Binance said reports Liechtenstein authorities blocked a deal to put its CEO, Changpeng Zhao, on the board of a now-defunct bank are unfounded.
On Monday, Swiss newspaper Inside Paradeplatz reported Liechtenstein's Financial Market Authority (FMA) had rejected an application in July by Union Bank to put Zhao on its board in a bid to rescue the company from imminent liquidation.
But speaking to CoinDesk, a Binance spokesperson denied a deal had been blocked by the FMA and that there was no application to bring the exchange on as a major shareholder of Union Bank. "Binance did not try to invest, and did not try to put CZ on the board," they said in a Telegram message.
In a statement, Binance's CFO Wei Zhou said it had not tried to acquire Union Bank nor put anything in front of the FMA for approval.
Binance's spokesperson, however, declined to comment on whether reports covering the deal were factually inaccurate.
Local media reported in 2019 that Union Bank laundered funds from a sophisticated scheme tied to Venezuela's state oil company. As a result, its chief executive was forced to leave and the bank was left scrambling trying to find new backers.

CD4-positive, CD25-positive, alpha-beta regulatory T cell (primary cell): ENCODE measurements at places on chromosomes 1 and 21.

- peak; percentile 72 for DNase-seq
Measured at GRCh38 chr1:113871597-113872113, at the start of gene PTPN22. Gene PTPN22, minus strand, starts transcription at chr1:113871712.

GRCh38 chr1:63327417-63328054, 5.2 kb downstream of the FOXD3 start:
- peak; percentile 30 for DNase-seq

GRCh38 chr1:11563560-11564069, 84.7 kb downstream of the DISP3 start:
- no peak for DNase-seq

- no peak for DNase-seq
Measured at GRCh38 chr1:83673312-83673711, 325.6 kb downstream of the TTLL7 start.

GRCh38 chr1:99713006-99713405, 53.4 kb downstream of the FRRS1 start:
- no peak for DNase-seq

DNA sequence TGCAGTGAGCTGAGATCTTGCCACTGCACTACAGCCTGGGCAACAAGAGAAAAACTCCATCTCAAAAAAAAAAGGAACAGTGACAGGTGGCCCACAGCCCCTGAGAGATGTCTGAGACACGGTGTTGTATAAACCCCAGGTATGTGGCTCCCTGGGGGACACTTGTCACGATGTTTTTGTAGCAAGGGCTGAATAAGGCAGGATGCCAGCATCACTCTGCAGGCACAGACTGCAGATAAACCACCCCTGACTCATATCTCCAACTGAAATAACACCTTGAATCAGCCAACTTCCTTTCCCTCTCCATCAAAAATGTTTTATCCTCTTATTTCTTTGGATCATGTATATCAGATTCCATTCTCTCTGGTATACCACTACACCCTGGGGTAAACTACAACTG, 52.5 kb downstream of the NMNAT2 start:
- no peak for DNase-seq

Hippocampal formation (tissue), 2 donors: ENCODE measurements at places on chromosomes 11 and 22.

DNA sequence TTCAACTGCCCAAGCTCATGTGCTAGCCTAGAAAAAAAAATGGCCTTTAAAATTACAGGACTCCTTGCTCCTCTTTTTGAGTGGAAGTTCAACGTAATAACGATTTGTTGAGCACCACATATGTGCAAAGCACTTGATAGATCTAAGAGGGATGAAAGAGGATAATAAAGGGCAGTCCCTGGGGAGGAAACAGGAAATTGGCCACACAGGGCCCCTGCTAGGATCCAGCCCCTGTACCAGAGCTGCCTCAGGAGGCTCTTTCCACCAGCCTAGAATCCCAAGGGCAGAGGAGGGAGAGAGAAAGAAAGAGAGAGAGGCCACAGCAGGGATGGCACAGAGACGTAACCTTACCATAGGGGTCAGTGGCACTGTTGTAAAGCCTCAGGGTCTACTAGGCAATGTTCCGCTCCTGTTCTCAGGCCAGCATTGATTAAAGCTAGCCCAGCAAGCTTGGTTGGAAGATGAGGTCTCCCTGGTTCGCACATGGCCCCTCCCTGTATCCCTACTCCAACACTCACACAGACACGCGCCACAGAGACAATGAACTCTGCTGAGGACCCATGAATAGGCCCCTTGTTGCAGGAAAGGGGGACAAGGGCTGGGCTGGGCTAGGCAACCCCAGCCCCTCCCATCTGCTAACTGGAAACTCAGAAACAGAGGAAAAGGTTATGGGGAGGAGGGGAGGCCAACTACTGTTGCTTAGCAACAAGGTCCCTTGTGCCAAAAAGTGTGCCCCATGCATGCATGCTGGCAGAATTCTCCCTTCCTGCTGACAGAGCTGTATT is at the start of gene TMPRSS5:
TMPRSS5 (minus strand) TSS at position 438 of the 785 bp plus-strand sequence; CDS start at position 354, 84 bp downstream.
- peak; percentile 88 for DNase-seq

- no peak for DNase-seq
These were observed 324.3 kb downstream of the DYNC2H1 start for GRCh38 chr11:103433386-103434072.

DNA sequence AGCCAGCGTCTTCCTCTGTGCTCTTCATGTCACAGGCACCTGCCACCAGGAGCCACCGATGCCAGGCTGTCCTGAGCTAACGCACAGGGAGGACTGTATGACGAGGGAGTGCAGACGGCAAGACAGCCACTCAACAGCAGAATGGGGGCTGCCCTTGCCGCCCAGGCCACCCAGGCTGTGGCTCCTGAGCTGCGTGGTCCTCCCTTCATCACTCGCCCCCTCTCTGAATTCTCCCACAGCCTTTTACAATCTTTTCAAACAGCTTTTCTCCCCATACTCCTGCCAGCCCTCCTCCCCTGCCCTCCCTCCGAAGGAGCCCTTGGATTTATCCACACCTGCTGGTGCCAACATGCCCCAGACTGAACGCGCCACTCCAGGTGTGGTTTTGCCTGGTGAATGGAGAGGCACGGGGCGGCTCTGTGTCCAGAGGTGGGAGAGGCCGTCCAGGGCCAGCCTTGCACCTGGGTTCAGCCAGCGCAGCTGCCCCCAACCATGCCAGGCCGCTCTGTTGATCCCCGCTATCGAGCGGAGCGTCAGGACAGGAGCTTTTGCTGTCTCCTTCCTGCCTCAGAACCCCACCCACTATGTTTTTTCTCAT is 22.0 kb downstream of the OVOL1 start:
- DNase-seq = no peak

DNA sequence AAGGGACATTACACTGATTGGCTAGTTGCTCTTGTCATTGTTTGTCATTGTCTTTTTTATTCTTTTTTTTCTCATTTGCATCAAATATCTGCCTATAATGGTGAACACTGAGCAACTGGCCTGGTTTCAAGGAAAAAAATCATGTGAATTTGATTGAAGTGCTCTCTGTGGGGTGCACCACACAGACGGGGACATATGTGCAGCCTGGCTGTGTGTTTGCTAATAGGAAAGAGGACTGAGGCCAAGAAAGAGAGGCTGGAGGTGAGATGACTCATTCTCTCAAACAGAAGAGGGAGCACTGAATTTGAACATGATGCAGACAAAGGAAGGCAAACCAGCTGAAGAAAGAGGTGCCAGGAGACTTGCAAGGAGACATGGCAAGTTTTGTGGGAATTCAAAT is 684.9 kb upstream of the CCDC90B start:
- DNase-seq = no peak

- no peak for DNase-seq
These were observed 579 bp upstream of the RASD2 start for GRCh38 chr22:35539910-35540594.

According to Monday's report, which has been picked up by other outlets, Binance planned to use some of its crypto reserves to invest through a local entity, funding the bank's pivot to become a platform for cryptocurrency investors.
The FMA was reportedly concerned with the deal's complexity as well as Binance's apparently uncooperative attitude in providing necessary information. It also transpired that a local partner, who had guaranteed the funds in question were clean, had apparently been suspected of fraud.
Per Inside Paradeplatz, the deal was blocked by the FMA in mid-July. On Monday, Union Bank put a note on its website saying it had entered voluntary liquidation. Although it didn't disclose specifics, the note says the board had, in vain, tried to put the bank's activities under a new "anchor shareholder" who would provide funds necessary so the bank could meet the minimum capital threshold.
An FMA spokesperson told CoinDesk it assessed prospective shareholders on their reliability and financial soundness as well as whether approving the deal would likely increase the risk of money laundering and terrorist financing.
The FMA said it does not comment on individual cases.
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